Why are Aquatic Non-native Invasive Species a Concern? 

Aquatic non-native invasive species (NIS) include plants, animals, and diseases they carry, that are introduced to areas beyond their natural range. Non-native aquatic organisms can be found in coastal and inland waters worldwide. Though some non-native species introductions may have minimal effects on their new habitat, many invasive species can have enormous negative impacts on our economy and environment. Nearly 250 non-native invasive species occupy the San Francisco Bay-Delta, and four new species establish here every year.

Non-native organisms affect the environment in many different ways. Some consume or compete with natives species, potentially contributing to their extinction. Others may overgrow or degrade habitats, or decrease fisheries stocks. Other NIS affect human activities by clogging waterways, swimming areas, and flood channels, or by fouling boats, docks, and pipes. Non-native species can also carry parasites and diseases that may prove disastrous to both native species and human health.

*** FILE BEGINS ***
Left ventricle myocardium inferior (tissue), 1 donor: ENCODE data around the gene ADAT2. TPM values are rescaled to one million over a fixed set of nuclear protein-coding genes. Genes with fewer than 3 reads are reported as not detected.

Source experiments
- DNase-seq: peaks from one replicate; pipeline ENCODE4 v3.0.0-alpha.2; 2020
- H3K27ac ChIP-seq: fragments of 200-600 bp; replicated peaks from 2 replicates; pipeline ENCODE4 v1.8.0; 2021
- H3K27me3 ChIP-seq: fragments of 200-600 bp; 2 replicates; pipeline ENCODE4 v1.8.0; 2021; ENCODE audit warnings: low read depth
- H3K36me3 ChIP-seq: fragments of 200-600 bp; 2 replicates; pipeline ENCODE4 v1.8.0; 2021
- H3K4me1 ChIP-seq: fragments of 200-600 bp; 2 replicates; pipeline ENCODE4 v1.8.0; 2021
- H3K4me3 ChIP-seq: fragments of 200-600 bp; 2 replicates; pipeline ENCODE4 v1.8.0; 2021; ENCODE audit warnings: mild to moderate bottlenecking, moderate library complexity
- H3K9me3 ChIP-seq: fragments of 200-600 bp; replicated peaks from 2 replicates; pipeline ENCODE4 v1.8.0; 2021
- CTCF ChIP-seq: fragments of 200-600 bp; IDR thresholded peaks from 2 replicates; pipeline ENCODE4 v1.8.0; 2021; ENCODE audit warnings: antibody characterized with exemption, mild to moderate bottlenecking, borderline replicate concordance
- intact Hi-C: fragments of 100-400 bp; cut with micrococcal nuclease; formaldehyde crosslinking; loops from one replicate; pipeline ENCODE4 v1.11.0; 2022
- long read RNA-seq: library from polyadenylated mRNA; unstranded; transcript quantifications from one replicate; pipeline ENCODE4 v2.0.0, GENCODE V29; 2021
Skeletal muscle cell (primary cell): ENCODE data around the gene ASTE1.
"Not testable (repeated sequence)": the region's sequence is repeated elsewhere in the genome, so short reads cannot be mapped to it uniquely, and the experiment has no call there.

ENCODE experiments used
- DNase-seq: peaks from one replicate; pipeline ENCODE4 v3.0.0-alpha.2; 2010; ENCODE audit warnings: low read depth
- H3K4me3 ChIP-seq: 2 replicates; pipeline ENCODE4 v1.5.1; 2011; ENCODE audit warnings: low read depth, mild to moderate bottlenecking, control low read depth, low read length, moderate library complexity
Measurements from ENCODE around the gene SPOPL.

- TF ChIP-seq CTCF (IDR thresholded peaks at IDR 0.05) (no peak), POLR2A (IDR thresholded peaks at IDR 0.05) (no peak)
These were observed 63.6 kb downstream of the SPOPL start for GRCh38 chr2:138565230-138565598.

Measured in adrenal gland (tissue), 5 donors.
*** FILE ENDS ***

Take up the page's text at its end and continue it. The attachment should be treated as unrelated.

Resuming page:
Non-native invasive species cost the U.S. billions of dollars annually. Control efforts can slow the spread of invasive species, thereby maintaining native habitats; however, complete eradication of established aquatic invasions is expensive and nearly impossible. The most effective strategy for managing NIS is to prevent introductions. This is a priority for resource managers, but everyone needs to help prevent introductions in the Bay-Delta.

Check out our "Preventing Introductions" page for ways you can help!


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*RIDNIS Project Concern Page, September 2003 - September 2005
(*Reducing the Introduction and Distribution of Aquatic Non-Native Invasive Species through Outreach & Education)
University of California Cooperative Extension, Department of Environmental Science and Policy
This project is funded by the CBDA California Bay-Delta Authority in cooperation with the University of California Cooperative Extension.